Medicare: How much will your hospital bill be?

Should you get a Medicare supplement to fill the gaps in Medicare?  How much will your bill be if you are admitted to the hospital and you only have Medicare?

A good explanation of how Medicare works when you are admitted to a hospital can be found on the MedicareInteractive.org website. Here is some of the information provided on this site:

If you stay overnight in the hospital, your costs and coverage will depend on whether you have inpatient status or outpatient status in the hospital. Know that staying overnight in the hospital does not make you a hospital inpatient. You only become an inpatient after your doctor formally admits you to the hospital.

In general, doctors will only admit you if they expect you will need to stay at least 2 days overnight in the hospital. Part A covers most care you get when you are an inpatient.

Costs for inpatient hospital care

When you are admitted to a hospital as an inpatient, you pay a one-time deductible for most hospital care provided and then have no copayments for the first 60 days. The Part A hospital benefit  includes nurse’s services, medically necessary medications, X-rays, supplies, appliances, and equipment the hospital provides for you to use during your inpatient hospital stay. Medicare Part B covers doctors’ services you receive in the hospital.  You usually owe a separate 20 percent coinsurance for these doctors’ services.

Costs and coverage for outpatient hospital care

If Part B covers your hospital stay, you typically pay a coinsurance for each medical service you receive in the hospital after you meet the Part B deductible. For example, you will have separate charges for emergency room care, observation care, x-rays and lab tests. You must also pay the coinsurance for physician services you receive. Physician services include any time you spent with a physician while you were in the hospital, even if that physician was not your primary doctor or surgeon. Original Medicare Part B generally covers 80 percent of the cost of most services you receive after you have met your yearly deductible. In most cases, you are responsible in paying the remaining 20 percent coinsurance.

For the full explanation use this link: http://www.medicareinteractive.org/page2.php?topic=counselor&page=script&script_id=1755

Medicare Advantage plans work differently than Medicare.  They have a set co-pay for each day you are in the hospital, for example:  $275 per day days 1-5.  Every service you receive in the hospital is covered by this co-pay, so you don’t have to worry about getting bills from different doctors.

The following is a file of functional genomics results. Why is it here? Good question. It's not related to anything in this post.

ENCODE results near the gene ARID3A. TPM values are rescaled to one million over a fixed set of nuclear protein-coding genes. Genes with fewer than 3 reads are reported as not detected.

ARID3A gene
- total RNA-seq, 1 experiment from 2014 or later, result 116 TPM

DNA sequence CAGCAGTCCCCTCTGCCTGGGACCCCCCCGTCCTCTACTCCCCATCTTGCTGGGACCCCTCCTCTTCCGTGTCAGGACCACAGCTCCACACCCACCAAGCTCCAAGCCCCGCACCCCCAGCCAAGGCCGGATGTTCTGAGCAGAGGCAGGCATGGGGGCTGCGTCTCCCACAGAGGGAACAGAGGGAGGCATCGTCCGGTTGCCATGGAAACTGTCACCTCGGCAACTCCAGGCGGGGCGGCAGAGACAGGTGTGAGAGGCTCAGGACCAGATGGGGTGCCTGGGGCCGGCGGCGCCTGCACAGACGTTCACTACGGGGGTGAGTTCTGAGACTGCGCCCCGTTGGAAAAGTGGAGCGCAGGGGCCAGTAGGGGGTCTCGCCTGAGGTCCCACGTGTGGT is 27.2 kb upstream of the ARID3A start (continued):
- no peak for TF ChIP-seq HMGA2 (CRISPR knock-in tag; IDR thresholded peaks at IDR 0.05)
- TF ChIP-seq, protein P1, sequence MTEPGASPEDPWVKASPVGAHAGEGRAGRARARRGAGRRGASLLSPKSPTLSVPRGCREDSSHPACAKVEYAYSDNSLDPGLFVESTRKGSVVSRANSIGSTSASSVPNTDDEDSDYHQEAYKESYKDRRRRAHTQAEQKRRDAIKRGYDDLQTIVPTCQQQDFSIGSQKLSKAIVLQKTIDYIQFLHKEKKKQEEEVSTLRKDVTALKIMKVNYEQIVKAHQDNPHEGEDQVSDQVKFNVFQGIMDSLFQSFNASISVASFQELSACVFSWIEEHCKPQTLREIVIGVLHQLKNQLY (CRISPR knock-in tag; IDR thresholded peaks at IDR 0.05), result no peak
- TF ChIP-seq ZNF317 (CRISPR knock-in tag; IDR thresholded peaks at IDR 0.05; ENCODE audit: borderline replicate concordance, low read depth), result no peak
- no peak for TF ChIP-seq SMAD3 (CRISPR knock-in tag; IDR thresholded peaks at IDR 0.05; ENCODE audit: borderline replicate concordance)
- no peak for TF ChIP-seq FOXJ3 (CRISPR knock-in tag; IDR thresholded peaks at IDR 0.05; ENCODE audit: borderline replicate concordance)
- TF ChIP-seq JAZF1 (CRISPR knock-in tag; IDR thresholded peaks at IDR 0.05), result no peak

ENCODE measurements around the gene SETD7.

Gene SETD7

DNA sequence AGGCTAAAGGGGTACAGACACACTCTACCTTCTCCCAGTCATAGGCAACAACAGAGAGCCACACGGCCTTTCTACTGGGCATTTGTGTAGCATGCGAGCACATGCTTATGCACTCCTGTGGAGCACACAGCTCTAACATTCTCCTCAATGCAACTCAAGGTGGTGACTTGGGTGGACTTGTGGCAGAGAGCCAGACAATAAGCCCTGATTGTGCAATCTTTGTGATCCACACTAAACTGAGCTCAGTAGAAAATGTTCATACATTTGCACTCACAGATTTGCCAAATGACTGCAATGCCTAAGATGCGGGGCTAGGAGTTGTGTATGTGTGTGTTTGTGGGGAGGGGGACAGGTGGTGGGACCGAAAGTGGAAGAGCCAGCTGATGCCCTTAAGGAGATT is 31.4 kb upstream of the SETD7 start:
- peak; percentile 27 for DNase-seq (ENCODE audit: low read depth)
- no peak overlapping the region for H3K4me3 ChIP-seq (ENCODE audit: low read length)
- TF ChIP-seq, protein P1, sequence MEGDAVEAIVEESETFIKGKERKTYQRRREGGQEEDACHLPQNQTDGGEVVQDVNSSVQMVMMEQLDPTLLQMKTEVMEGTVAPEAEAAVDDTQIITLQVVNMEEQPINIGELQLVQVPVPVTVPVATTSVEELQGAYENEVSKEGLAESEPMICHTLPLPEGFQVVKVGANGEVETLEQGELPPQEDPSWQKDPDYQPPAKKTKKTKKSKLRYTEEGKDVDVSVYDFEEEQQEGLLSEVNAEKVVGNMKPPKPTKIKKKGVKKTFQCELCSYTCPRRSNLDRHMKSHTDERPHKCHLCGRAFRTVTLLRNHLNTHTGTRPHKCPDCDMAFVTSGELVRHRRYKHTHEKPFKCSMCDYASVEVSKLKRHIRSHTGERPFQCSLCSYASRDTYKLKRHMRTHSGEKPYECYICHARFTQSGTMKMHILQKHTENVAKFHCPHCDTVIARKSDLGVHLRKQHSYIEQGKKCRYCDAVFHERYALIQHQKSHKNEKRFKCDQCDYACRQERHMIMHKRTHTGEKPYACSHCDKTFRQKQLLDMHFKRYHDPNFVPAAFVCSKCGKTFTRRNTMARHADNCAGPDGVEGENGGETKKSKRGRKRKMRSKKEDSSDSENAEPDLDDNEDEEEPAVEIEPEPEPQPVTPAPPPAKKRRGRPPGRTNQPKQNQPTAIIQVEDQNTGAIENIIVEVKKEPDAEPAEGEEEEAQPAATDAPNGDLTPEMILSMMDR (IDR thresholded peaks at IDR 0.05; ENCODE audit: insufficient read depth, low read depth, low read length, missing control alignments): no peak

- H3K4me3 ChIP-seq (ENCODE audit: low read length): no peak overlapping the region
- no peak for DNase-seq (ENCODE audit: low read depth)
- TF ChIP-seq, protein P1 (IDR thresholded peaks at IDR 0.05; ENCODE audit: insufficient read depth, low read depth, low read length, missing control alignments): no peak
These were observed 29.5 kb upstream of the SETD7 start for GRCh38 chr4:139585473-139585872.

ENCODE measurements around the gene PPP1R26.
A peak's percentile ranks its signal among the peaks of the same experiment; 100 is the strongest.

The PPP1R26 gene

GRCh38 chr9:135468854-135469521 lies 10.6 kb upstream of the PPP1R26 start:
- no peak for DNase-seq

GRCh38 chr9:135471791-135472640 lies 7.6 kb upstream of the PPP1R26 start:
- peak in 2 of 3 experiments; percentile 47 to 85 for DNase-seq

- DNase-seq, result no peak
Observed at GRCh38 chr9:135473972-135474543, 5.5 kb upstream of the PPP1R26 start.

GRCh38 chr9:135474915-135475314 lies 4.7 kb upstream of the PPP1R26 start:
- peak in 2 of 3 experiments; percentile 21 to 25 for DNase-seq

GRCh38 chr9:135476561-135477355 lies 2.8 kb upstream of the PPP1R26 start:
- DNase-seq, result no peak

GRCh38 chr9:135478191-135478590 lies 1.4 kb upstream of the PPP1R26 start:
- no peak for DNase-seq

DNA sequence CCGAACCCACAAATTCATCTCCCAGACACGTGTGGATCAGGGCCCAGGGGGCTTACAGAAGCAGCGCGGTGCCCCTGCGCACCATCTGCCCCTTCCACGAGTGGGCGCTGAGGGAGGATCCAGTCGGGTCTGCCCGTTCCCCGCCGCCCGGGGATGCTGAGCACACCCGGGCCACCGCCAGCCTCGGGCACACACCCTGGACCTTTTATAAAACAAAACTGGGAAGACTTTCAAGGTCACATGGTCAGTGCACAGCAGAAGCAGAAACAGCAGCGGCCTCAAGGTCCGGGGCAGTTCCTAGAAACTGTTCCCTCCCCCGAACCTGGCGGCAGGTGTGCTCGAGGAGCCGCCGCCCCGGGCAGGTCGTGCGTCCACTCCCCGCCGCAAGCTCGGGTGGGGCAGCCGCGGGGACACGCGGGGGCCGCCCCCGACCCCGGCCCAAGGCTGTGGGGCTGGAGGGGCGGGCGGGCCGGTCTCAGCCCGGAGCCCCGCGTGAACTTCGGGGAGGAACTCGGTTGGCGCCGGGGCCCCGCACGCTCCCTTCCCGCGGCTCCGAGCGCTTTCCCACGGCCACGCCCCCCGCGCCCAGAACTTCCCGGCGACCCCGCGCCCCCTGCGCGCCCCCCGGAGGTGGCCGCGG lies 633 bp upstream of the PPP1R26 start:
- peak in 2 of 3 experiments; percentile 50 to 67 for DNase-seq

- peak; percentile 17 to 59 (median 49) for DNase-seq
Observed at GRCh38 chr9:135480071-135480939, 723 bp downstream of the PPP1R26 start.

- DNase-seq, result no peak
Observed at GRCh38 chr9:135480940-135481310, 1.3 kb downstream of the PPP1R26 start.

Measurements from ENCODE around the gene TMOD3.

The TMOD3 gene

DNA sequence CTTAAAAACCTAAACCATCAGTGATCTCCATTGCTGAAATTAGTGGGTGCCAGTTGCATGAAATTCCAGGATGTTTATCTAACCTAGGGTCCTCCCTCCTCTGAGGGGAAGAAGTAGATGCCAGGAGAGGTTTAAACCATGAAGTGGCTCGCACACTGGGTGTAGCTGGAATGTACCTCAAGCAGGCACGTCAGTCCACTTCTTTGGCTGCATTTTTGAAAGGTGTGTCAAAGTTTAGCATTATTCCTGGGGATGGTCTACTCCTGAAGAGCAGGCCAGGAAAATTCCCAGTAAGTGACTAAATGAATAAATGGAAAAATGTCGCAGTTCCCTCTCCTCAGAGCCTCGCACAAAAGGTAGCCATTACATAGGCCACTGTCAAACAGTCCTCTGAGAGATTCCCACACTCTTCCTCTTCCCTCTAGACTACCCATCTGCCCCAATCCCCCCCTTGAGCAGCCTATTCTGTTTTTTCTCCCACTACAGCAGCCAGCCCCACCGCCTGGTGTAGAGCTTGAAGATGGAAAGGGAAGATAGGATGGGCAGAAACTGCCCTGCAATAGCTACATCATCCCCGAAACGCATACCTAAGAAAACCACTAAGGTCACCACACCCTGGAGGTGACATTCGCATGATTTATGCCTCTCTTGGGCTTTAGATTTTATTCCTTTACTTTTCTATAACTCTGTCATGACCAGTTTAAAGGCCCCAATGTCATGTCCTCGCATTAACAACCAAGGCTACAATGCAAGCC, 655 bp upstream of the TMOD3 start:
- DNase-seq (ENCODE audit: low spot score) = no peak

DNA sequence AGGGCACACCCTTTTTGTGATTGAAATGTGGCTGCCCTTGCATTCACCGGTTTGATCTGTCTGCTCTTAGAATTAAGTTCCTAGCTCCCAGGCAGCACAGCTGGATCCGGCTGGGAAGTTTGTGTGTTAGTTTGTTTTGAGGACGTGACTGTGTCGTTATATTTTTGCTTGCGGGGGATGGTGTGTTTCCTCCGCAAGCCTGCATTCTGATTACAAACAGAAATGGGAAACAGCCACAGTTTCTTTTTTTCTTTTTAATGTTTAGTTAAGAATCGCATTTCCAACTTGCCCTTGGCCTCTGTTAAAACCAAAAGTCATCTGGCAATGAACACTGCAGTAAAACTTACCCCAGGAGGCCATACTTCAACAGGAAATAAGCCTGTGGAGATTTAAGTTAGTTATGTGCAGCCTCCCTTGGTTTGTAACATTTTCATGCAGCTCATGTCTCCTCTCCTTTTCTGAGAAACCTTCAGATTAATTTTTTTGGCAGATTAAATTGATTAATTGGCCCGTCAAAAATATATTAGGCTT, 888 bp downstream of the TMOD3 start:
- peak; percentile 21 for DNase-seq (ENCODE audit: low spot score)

Medicare supplements work differently than Medicare Advantage.  Medicare supplements pay the 20% co-insurance and the Part A deductible (depending on the supplement you choose).

 

 

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2 Responses to "Medicare: How much will your hospital bill be?"

  1. Donald Wechsler says:

    RE: Medicare: How much will your hospital bill be?

    Your comment: “Medicare Advantage plans work differently than Medicare. They have a set co-pay for each day you are in the hospital, for example: $275 per day days 1-5. Every service you receive in the hospital is covered by this co-pay, so you don’t have to worry about getting lots of bills from different doctors.”

    Wouldn’t that statement apply only for for doctors that are on the hospital staff? Would doctors not on staff still be billing separately?

    Thank you.

  2. Denise says:

    If you have a Medicare Advantage plan and your hospital co-pay is $265 per day, that’s all you pay. Every service you receive and every doctor who services you is covered by that co-pay.

    A couple of years ago, I had a client call me to say she had been in the Casa Grande hospital on a weekend because she had a heart attack. A month later she got a bill from one doctor who was working part-time at the hospital. I told her I was glad she called me because she should not have gotten that bill. We called her Medicare Advantage plan and told them to fix this problem. They did.

    Even with outpatient surgery, there should be just one bill – if your Advantage plan has a set co-pay for outpatient surgery. There are some plan that have a 20% co-insurance for outpatient surgery. Read a story I wrote about a while back about a client who got a big bill because his plan had a 20% co-insurance for outpatient surgery. http://medicareblog.org/24-hospital-stay-126000-bill/

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